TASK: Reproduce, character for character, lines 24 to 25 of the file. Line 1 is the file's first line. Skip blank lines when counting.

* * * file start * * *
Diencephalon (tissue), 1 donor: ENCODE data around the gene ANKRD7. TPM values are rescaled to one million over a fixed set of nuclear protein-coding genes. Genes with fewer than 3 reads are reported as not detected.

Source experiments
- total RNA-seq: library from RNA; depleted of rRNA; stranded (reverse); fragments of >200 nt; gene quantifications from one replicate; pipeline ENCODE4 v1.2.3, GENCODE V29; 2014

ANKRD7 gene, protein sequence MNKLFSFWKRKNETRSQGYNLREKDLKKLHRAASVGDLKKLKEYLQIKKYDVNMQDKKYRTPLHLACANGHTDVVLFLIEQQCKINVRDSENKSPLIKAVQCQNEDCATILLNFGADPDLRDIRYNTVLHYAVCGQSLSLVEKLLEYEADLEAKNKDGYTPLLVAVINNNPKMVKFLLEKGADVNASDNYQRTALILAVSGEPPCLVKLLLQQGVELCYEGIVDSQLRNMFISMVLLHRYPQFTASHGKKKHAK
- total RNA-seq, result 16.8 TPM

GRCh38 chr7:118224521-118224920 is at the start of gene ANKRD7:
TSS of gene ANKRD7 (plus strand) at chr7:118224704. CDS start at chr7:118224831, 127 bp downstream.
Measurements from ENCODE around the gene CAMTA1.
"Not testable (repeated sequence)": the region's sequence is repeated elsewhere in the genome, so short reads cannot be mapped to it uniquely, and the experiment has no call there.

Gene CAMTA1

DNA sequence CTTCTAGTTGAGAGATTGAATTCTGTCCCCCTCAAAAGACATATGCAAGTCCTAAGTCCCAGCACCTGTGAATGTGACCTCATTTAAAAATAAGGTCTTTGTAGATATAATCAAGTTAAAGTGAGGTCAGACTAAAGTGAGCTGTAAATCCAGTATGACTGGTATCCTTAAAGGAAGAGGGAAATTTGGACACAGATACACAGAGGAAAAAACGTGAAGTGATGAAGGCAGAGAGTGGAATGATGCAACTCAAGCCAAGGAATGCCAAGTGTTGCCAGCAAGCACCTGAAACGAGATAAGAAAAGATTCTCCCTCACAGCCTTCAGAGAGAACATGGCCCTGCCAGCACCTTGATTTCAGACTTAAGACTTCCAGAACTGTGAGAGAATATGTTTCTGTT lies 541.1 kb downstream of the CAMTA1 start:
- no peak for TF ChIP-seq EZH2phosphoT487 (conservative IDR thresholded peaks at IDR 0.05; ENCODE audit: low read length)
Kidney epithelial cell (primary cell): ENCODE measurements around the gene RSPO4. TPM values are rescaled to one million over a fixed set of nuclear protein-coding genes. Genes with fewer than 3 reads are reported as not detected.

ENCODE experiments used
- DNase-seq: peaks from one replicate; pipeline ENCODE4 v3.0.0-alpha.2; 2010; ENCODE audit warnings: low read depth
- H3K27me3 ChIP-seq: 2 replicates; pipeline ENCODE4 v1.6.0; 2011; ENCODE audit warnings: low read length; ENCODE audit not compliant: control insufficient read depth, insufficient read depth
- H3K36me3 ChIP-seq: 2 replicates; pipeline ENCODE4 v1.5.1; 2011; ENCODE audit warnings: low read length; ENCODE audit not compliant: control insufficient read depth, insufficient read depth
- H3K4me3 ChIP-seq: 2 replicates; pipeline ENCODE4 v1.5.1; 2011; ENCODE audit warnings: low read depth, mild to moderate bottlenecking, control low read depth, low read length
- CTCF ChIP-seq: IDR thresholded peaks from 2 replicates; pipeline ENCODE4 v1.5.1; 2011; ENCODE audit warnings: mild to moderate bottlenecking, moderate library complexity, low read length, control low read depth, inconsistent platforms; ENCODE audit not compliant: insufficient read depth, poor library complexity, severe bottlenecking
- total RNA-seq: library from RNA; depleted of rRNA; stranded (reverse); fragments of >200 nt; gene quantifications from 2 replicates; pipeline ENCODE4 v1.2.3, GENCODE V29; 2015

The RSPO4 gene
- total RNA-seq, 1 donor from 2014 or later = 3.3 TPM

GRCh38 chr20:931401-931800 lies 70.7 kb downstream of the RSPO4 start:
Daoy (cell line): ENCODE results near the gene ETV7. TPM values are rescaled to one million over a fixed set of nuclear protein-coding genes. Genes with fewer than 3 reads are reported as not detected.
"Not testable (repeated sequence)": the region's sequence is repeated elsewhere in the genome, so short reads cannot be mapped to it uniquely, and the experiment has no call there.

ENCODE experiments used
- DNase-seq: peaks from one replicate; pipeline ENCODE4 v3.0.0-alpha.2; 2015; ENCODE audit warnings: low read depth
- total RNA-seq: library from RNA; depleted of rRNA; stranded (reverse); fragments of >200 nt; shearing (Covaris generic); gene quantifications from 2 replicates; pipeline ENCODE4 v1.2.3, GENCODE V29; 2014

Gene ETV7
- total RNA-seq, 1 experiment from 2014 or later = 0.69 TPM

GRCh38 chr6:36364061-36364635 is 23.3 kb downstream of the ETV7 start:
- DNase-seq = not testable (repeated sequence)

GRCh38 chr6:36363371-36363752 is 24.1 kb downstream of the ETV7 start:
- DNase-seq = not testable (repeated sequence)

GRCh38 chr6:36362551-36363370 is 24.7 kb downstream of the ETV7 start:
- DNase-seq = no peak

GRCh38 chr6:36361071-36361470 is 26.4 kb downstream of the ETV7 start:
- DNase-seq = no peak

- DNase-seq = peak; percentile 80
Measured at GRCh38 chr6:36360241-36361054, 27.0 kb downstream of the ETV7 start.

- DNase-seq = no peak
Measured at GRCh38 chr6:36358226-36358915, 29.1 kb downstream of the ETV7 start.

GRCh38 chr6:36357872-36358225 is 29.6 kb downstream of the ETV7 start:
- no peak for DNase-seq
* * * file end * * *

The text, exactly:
Daoy (cell line): ENCODE results near the gene ETV7. TPM values are rescaled to one million over a fixed set of nuclear protein-coding genes. Genes with fewer than 3 reads are reported as not detected.
"Not testable (repeated sequence)": the region's sequence is repeated elsewhere in the genome, so short reads cannot be mapped to it uniquely, and the experiment has no call there.